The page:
According to leaked emails, to create the bots, the staff utilized photos from what they described as “abandoned profiles” that were at least two years old.
They also generated 10,000 lines of profile descriptions and captions.
“And our bots would kick ass.” he fact that AI con artists are up to such tricks isn’t surprising or new.
But what’s truly phenomenal is the durability of this online hustle, and the millions of saps still falling for it.
In 2012, Doriana Silva, a former Ashley Madison employee in Toronto, sued Avid Life Media for million complaining that she suffered from repetitive strain injury while creating over 1,000 sexbots — known within the company as “Ashley’s Angels” — for the site.
The company countersued Silva, alleging that she absconded with confidential “work product and training materials,” and posted pictures of her on a jet ski to suggest she wasn’t so injured after all.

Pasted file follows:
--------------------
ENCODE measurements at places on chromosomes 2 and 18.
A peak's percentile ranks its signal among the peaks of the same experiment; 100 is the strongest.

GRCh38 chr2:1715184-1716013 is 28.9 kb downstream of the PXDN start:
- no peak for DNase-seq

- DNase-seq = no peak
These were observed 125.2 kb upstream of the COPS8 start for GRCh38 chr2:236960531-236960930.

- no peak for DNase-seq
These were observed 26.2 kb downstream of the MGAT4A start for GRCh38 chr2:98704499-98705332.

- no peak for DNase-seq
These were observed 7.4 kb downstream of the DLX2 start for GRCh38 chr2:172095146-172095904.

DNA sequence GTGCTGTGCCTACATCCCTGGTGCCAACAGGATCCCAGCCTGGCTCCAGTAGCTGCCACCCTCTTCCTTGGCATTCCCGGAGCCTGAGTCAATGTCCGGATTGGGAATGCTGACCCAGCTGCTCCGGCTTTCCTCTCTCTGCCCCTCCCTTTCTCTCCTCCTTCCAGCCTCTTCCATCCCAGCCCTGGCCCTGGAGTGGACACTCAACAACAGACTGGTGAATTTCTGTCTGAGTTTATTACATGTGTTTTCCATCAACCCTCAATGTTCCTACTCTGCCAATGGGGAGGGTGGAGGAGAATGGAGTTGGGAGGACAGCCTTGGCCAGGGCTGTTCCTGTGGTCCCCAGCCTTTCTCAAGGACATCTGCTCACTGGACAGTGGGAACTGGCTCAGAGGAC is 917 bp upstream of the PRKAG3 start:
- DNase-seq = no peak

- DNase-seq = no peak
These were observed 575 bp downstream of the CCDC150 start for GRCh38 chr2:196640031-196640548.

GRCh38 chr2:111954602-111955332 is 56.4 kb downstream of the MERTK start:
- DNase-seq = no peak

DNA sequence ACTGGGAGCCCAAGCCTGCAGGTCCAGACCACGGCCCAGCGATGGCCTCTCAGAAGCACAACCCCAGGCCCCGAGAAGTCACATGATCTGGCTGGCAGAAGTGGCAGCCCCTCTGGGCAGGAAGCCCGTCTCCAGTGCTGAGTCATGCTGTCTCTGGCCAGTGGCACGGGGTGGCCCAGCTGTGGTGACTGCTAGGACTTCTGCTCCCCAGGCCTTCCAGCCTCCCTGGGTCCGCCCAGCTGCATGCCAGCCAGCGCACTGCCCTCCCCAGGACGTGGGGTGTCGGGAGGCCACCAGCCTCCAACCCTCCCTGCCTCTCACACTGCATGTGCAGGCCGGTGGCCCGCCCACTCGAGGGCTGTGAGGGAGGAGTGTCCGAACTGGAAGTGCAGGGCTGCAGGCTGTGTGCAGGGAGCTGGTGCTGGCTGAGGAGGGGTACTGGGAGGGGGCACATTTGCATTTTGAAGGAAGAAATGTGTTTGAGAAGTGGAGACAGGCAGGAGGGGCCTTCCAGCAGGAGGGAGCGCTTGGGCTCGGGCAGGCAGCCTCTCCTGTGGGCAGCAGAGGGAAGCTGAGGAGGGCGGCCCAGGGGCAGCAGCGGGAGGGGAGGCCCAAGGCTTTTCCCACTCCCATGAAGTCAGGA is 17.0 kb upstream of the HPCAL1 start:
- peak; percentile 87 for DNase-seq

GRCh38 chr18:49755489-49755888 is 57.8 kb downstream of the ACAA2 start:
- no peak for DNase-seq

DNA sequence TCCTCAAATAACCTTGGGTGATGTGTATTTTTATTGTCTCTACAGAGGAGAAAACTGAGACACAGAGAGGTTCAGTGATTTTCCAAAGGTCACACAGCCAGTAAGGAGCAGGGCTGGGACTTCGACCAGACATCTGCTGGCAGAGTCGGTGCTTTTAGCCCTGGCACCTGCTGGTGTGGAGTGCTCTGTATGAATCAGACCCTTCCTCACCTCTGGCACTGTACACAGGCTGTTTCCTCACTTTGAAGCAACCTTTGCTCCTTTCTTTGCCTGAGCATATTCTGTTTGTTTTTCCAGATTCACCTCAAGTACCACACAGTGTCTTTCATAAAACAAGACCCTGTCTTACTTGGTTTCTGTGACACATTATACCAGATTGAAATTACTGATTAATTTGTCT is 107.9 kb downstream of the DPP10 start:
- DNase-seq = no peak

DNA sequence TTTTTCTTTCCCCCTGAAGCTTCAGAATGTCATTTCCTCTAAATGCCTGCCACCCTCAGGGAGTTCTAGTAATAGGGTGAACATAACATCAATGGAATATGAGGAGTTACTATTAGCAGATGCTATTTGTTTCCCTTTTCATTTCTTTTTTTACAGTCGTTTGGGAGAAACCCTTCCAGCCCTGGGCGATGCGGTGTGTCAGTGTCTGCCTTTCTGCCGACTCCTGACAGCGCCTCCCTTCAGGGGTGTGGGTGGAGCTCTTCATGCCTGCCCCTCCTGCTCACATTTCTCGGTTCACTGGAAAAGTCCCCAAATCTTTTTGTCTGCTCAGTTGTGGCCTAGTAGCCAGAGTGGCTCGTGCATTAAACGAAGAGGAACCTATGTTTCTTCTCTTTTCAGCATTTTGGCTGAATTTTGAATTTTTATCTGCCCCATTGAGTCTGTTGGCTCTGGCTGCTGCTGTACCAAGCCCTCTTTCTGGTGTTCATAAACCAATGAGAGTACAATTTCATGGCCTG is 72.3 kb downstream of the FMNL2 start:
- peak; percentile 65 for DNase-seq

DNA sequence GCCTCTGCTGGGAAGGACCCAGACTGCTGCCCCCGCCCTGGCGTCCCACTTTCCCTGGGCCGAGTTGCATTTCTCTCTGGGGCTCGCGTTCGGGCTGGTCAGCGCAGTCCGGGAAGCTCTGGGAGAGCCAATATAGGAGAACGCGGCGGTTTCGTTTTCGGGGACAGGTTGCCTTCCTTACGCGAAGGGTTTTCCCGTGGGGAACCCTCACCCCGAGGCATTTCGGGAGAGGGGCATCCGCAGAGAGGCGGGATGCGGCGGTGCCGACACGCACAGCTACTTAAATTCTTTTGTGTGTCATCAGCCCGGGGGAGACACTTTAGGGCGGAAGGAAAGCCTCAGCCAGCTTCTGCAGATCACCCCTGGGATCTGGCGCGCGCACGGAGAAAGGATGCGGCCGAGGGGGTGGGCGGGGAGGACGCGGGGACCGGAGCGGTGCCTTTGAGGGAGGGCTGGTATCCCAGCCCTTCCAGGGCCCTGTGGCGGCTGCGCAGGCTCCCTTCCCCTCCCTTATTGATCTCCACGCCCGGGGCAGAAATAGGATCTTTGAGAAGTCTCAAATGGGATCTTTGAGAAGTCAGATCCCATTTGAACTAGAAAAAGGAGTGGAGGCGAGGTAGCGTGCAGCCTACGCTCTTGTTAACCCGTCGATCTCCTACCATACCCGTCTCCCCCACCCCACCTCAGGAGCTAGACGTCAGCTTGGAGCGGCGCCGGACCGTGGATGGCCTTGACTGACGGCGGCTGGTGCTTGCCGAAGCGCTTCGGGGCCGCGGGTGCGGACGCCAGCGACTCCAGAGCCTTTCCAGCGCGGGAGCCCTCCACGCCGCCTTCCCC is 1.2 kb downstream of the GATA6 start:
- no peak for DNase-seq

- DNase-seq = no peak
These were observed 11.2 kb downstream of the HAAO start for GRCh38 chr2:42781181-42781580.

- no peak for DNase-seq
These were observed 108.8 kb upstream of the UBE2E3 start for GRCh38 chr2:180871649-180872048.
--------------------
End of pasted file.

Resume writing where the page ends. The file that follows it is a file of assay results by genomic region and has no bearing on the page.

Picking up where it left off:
Bots were deployed for international markets as well.
The company would simply run the dialogue lines through
In the end, about 80 percent of paying customers were contacted by an Ashley Angel.
“It appears they were scamming their users,” Conru says.
“The only way you can compete with fraud is you let people know it’s fraud,” he tells me.
“And it happens across the industry.” Conru and AFF’s CEO, Jon Buckheit, another Stanford Ph.
“It’s been a cat and mouse game for 20 years.” And it’s not a game he always wins.